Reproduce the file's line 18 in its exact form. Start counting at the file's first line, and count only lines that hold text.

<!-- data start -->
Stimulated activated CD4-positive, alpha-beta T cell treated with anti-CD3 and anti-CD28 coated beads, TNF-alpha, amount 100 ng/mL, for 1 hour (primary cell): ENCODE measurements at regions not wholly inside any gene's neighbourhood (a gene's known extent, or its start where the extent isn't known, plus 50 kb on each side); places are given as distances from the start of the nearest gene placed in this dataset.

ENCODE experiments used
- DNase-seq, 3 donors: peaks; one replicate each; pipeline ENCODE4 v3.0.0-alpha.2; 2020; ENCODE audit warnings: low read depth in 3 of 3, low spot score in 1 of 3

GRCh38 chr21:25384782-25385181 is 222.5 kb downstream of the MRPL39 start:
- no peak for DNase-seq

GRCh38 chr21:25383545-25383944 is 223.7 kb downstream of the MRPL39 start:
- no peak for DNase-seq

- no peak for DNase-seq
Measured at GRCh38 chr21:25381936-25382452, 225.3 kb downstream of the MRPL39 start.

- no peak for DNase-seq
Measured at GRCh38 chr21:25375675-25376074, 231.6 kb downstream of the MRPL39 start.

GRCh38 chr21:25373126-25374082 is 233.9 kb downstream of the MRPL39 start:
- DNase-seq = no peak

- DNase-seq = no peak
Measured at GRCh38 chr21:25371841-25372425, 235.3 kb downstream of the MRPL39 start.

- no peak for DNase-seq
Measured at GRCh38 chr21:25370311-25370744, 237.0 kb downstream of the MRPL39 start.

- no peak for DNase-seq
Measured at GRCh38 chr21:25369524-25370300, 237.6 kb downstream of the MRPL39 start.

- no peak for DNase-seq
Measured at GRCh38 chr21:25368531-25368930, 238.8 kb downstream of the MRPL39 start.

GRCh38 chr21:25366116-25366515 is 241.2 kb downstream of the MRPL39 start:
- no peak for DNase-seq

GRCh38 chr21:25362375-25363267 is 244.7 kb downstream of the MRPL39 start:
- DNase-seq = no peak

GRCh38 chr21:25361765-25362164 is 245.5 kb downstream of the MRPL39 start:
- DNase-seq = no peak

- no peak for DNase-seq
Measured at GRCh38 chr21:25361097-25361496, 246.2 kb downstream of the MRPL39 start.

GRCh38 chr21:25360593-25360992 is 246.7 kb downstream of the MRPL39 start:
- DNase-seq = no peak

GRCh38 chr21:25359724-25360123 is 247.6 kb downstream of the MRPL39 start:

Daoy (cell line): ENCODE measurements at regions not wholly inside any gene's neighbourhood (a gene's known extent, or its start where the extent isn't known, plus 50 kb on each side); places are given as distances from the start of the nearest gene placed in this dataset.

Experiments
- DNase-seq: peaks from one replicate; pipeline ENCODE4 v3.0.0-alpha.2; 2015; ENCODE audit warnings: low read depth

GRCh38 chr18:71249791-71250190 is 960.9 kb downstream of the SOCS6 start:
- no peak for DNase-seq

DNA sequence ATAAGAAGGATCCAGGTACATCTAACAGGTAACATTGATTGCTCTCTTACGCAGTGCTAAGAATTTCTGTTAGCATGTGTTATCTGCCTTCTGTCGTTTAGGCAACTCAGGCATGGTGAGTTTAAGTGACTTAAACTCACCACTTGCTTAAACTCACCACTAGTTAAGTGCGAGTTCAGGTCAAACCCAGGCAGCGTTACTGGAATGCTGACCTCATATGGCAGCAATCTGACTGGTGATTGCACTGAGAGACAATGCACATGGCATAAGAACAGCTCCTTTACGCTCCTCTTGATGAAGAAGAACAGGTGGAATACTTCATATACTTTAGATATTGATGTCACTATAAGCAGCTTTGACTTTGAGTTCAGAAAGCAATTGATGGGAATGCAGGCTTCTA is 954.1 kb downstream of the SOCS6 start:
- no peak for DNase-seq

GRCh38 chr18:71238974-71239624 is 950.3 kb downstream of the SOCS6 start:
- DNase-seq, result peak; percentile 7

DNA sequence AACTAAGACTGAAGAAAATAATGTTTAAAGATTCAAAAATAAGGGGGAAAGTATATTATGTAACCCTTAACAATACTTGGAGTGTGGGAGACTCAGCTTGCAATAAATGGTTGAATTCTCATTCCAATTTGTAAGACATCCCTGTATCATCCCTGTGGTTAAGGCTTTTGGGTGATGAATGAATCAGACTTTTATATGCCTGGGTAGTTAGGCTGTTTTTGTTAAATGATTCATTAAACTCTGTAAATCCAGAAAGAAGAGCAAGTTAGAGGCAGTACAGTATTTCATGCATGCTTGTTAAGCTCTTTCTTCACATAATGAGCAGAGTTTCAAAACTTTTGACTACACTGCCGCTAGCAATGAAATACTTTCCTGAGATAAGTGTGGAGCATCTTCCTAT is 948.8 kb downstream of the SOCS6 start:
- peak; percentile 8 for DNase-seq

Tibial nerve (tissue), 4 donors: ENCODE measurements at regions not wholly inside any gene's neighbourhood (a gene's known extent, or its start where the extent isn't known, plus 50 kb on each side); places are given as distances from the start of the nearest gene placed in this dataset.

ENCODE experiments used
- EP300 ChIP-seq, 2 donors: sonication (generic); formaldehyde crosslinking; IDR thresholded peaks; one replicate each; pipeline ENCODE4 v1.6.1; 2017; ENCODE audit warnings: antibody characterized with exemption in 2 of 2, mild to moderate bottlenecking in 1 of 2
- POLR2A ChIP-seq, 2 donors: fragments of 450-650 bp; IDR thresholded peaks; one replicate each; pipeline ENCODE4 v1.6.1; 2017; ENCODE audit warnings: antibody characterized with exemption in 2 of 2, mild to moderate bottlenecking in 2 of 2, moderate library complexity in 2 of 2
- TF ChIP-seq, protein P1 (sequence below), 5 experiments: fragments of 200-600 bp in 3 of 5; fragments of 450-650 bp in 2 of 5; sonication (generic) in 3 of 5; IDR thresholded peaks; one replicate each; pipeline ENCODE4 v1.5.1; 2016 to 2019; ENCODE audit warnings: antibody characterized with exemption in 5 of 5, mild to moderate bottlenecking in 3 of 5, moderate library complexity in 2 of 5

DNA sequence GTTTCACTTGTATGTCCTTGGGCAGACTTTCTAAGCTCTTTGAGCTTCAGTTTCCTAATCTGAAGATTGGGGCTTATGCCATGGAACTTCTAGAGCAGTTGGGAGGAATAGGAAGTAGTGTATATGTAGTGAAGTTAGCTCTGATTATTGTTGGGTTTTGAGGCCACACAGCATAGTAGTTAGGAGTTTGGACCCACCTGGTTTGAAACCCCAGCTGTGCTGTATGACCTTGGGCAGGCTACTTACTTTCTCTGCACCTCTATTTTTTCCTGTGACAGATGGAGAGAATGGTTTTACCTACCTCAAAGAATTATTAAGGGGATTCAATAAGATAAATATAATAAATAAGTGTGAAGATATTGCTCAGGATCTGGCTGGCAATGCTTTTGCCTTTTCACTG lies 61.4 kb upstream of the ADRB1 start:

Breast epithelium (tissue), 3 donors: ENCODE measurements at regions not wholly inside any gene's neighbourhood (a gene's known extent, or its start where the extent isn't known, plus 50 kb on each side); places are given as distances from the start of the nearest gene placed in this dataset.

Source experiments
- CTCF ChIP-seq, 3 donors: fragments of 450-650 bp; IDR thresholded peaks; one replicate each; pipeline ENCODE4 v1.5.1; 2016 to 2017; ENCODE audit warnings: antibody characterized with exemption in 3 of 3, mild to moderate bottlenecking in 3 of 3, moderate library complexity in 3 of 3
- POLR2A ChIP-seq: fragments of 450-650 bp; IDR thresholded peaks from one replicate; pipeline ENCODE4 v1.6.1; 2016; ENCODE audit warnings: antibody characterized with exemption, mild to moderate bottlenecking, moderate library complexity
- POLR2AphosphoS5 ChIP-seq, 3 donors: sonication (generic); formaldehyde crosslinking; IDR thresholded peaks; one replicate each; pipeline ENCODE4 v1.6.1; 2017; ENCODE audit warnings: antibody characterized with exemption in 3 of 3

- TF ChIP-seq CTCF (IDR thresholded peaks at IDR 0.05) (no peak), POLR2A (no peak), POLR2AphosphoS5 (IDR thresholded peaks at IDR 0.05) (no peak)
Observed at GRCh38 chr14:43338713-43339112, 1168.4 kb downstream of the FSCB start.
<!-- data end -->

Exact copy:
- no peak for DNase-seq